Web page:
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Strong contributors to network persistence are the most vulnerable to extinction

Abstract

The architecture of mutualistic networks facilitates coexistence of individual participants by minimizing competition relative to facilitation1,2. However, it is not known whether this benefit is received by each participant node in proportion to its overall contribution to network persistence. This issue is critical to understanding the trade-offs faced by individual nodes in a network3,4,5. We address this question by applying a suite of structural and dynamic methods to an ensemble of flowering plant/insect pollinator networks. Here we report two main results. First, nodes contribute heterogeneously to the overall nested architecture of the network. From simulations, we confirm that the removal of a strong contributor tends to decrease overall network persistence more than the removal of a weak contributor. Second, strong contributors to collective persistence do not gain individual survival benefits but are in fact the nodes most vulnerable to extinction. We explore the generality of these results to other cooperative networks by analysing a 15-year time series of the interactions between designer and contractor firms in the New York City garment industry. As with the ecological networks, a firm's survival probability decreases as its individual nestedness contribution increases. Our results, therefore, introduce a new paradox into the study of the persistence of cooperative networks, and potentially address questions about the impact of invasive species in ecological systems and new competitors in economic systems.

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Figure 1: Nodes contribute to the nested architecture of the network in distinct proportions.
Figure 2: The extinction of stronger contributors leads to a decrease in network persistence.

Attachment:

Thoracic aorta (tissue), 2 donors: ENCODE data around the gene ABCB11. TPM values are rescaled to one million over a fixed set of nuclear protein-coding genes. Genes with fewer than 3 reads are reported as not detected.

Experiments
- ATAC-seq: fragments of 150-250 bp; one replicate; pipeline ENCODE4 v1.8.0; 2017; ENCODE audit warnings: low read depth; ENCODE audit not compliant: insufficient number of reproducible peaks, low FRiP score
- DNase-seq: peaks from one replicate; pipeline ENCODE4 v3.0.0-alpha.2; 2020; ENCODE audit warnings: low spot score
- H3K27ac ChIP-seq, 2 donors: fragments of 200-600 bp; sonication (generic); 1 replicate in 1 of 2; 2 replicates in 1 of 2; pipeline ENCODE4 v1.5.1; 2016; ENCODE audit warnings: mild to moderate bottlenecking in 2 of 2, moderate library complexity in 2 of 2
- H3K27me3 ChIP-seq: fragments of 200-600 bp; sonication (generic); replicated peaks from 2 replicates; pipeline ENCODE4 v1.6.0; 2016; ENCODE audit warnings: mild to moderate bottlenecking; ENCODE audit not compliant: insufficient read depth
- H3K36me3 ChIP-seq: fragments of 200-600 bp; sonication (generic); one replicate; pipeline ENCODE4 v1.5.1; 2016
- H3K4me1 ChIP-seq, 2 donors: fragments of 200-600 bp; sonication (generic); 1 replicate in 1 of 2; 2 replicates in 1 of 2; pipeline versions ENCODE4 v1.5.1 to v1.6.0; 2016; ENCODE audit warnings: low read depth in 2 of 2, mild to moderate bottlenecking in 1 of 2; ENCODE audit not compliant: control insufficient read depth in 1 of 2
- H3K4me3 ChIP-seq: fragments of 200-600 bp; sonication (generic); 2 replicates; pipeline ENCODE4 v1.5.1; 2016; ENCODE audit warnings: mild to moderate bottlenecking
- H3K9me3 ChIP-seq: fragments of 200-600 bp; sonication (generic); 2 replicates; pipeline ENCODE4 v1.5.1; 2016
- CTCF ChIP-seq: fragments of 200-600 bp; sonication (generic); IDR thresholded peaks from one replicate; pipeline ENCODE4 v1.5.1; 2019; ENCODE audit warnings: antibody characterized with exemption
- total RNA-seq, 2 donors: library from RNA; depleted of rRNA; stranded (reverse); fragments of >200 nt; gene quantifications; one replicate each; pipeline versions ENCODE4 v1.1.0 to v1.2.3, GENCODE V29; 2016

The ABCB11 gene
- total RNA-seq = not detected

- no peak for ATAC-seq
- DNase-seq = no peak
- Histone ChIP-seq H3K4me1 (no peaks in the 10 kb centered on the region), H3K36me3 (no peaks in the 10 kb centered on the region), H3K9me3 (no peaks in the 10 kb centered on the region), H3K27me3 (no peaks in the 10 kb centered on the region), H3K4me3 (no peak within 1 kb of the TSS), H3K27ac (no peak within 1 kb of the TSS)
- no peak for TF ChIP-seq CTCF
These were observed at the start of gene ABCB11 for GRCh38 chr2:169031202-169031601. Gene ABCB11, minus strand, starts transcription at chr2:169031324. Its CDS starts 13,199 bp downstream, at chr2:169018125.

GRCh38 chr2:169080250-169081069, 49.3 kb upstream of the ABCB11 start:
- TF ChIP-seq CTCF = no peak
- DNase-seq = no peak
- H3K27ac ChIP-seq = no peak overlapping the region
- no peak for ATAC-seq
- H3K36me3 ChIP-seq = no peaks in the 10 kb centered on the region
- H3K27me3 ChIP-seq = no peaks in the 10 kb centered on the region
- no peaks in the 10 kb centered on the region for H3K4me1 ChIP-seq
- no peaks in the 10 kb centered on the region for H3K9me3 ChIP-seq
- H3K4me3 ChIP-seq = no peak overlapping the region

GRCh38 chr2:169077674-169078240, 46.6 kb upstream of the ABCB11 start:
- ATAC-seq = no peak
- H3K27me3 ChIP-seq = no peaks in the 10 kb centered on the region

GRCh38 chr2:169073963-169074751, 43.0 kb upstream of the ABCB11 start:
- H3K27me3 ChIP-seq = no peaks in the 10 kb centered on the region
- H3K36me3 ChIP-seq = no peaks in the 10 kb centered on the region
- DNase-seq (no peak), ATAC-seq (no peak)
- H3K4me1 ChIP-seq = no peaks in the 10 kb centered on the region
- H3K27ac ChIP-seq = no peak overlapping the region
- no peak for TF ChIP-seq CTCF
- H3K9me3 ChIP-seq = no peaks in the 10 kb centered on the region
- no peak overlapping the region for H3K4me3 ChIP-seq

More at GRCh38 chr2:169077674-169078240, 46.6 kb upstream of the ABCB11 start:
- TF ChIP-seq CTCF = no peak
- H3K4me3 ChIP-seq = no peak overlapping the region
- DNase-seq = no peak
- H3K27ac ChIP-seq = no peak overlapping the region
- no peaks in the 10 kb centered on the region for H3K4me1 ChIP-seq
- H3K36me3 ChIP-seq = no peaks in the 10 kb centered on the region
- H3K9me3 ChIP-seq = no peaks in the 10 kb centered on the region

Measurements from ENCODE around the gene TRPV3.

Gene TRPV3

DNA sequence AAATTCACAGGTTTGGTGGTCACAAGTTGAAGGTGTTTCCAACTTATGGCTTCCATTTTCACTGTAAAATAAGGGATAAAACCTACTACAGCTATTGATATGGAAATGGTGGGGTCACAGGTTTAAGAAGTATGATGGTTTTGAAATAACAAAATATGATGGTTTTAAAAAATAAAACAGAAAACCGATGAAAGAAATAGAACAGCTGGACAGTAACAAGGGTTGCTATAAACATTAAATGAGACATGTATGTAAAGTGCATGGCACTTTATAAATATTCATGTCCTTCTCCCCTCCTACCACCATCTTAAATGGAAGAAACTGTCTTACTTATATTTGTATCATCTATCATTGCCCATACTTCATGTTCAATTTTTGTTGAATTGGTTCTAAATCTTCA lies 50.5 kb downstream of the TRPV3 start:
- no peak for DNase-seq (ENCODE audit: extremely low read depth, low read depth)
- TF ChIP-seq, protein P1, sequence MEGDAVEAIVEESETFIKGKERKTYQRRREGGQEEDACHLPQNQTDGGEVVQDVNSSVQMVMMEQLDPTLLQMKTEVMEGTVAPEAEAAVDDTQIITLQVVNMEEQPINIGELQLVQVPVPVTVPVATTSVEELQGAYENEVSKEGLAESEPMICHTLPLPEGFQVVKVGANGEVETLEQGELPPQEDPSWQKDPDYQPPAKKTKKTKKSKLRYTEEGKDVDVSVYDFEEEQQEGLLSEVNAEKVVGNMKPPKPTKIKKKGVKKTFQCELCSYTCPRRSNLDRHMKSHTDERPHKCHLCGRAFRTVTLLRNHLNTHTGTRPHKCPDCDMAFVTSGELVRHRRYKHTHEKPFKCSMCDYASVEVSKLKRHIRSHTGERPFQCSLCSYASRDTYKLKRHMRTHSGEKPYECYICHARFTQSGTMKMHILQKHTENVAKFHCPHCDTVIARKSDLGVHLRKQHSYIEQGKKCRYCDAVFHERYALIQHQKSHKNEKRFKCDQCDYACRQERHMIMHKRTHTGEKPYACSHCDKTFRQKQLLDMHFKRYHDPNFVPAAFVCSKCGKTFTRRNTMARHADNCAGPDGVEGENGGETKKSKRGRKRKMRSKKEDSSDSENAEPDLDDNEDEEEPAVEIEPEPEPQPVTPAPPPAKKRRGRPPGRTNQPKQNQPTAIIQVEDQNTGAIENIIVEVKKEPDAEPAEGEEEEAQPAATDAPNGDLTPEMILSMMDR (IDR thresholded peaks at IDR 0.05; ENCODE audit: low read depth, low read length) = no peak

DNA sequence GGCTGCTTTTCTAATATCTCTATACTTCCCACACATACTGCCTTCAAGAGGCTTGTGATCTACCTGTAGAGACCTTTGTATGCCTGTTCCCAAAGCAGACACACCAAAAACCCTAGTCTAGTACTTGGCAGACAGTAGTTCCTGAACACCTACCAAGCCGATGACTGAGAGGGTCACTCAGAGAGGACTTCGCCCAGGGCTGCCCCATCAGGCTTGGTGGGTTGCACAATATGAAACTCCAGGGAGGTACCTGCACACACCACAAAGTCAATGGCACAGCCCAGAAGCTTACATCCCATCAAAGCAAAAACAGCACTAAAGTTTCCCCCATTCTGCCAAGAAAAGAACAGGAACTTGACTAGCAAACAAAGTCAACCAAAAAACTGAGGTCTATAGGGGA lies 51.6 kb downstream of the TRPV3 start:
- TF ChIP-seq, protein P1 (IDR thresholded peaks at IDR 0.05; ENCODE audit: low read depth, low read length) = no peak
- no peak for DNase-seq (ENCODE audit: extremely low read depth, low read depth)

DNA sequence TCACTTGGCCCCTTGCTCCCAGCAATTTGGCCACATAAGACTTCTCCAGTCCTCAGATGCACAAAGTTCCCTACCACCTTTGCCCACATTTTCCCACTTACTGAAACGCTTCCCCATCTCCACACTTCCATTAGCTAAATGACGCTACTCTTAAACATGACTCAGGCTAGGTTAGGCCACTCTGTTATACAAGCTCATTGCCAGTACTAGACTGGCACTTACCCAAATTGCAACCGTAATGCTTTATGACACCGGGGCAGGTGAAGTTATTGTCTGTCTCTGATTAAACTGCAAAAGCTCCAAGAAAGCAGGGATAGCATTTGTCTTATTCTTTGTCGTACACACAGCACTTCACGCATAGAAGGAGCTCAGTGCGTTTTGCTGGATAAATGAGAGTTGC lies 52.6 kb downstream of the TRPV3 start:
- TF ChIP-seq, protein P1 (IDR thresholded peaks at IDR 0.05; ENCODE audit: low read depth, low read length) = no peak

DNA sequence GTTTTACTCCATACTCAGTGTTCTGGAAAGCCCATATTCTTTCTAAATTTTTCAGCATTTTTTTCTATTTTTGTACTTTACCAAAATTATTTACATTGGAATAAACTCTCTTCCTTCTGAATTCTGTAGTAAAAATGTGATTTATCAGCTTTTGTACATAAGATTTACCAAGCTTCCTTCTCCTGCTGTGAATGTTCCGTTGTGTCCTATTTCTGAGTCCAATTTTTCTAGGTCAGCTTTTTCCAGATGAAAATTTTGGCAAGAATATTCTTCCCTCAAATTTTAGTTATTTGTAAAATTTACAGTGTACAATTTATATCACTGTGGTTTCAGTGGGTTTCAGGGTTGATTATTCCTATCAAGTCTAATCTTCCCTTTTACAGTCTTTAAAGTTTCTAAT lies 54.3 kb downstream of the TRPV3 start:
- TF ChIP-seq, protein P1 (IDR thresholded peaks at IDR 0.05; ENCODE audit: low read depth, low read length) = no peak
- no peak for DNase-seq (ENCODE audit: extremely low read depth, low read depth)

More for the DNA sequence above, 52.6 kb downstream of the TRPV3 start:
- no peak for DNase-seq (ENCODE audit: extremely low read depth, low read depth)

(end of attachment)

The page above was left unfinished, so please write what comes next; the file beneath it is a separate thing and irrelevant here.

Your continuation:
Figure 3: Strong contributors to nestedness are the most vulnerable to extinction.

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Acknowledgements

Funding was provided by the Kellogg School of Management, Northwestern University, the Northwestern University Institute on Complex Systems (NICO; to S.S. and B.U.), NUCATS grant UL1RR025741 (to S.S.), a CSIC-JAE postdoctoral fellowship (to D.B.S.), the Army Research Laboratory (under cooperative agreement W911NF-09-2-0053 to B.U.), and the European Research Council under the European Community's Seventh Framework Programme (FP7/2007-2013) through an Advanced Grant (grant agreement 268543 to J.B.). Figures were generated with PyGrace (http://pygrace.sourceforge.net).

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S.S. and D.B.S. analysed the data and performed the simulations. S.S., D.B.S., B.U. and J.B. designed the study and wrote the manuscript.

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Correspondence to Jordi Bascompte.

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The authors declare no competing financial interests.

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This file contains Supplementary Methods, Supplementary References and Supplementary Figures 1-7 with legends. (PDF 290 kb)

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Saavedra, S., Stouffer, D., Uzzi, B. et al. Strong contributors to network persistence are the most vulnerable to extinction. Nature 478, 233–235 (2011). https://doi.org/10.1038/nature10433

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